"The association" could develop reporting standards (the De Facto ones mentioned in the Right Start) and formats for the membership to use. Everything would have "data standards", that is graphs maps data etc., would be uploaded in a standard format and a code would classify the information to the person that uploaded it.
Why re-create the wheel. With 25,000 appraiser members contributing data, maps, graphs, etc., how long would it take for "the association" to have a very viable data resource and possibly a series of marketable products? Would the sale of "association reports" provide a revenue source to the association and perhaps provide members with reduced membership fees, benefit packages, etc.?
Competitively getting it together
Each of us knows many of the appraisers in our areas and from that view the competition would have access to some of your assets (so to speak). However, this is a "big picture project". Let's say we have 100,000 residential appraisers nationally licensed or certified and 25,000 of them join "a la modes AMC" and "the association". Would 25,000 appraisers sharing data have an advantage over the other 75,000?
Your ability to access data and develop a better report in a shorter time-period makes sense, even if your contributions benefit "the competition", at the same time better data and better reports, raise the bar and therefore, the others will have to compete with you. To do so, they will have to do the research you are doing.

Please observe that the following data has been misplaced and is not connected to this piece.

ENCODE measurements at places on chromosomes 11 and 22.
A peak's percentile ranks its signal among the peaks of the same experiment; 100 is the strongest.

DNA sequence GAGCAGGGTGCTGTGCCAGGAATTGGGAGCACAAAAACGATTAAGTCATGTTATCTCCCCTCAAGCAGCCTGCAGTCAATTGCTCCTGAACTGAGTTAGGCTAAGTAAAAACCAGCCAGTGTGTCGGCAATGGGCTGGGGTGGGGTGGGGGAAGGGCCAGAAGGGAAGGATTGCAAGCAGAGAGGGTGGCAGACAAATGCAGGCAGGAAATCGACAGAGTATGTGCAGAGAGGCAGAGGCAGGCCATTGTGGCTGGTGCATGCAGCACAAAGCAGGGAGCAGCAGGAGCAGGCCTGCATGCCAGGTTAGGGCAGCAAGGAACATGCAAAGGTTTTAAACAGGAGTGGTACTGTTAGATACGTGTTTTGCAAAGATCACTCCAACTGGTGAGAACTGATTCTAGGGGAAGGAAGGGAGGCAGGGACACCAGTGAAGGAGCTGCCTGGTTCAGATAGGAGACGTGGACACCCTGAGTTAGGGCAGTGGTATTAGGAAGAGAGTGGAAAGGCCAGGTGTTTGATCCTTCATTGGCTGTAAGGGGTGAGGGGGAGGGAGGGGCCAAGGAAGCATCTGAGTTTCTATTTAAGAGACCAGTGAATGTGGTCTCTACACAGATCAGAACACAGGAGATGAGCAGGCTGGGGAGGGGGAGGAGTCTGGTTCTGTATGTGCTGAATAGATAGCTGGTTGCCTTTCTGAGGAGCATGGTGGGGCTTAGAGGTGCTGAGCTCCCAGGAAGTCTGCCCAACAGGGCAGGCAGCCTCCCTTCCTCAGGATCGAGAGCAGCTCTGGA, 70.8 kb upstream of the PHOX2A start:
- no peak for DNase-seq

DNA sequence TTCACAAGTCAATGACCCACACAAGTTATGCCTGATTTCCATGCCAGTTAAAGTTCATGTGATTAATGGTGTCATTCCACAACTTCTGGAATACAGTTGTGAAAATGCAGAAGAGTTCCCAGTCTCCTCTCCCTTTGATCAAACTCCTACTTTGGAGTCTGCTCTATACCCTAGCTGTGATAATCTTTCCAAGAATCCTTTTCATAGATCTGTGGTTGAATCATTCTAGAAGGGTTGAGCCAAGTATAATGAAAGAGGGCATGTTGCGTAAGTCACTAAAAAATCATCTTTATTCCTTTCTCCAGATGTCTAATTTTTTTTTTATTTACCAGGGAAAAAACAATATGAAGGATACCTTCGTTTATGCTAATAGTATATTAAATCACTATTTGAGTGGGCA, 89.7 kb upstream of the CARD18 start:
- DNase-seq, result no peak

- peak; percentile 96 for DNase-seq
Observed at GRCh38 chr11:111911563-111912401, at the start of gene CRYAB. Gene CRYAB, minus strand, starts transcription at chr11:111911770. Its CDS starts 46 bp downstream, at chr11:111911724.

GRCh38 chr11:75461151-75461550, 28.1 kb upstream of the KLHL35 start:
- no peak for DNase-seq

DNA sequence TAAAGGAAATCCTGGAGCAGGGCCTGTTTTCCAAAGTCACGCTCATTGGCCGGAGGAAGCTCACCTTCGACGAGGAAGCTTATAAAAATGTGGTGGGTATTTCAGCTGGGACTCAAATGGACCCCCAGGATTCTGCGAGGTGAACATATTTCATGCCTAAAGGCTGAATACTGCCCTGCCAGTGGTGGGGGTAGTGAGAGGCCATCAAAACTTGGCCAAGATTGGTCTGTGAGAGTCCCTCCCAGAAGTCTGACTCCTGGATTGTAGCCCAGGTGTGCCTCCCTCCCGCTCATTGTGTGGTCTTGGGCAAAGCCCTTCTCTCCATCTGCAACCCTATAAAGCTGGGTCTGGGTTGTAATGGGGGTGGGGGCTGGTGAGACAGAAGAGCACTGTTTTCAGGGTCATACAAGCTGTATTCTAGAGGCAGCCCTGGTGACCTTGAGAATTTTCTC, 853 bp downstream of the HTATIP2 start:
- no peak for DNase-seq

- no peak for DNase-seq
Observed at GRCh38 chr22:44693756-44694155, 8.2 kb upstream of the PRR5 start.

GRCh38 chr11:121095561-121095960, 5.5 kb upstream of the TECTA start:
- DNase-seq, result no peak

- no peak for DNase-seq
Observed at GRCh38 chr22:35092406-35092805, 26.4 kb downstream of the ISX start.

"Build it and they will come"
Through association, shared data and uniform standards, we could create a more comprehensive "standard report" and do it in a reasonable time period. The key in this type of market environment (where uncertainty looms) is not to find ways to cut cost, but rather ways to "improve the product" and "increase the market’s confidence in it".
Lenders investors and the secondary market are looking for "reliability". Association, standards and data sharing is one way to give it to them without substantially increasing your time and costs. Would it take some up-front work, absolutely it would, but it would be worth it in the long run.
Throughout the series I mentioned "a la mode" as a partner to help us create an association. Their AMC, technology, communication platforms and leadership, positions them to be a key player. They have a dog in this fight. In the meantime get those cards and letters flowing to a la mode. For those going to the conventions, take time to talk to a la mode and let them know we appreciate their involvement and will support their efforts on our behalf.
What other ideas do you have? "What if"?
AUTHOR: Patrick Egger is a Certified General Appraiser located in Las Vegas, NV. He teaches continuing education classes on the housing market, appraisal issues for real estate agents and appraisers. He can be reached at firstname.lastname@example.org Look for the new Outside The Boxes category for a collection of Patrick's articles on Appraisal Scoop!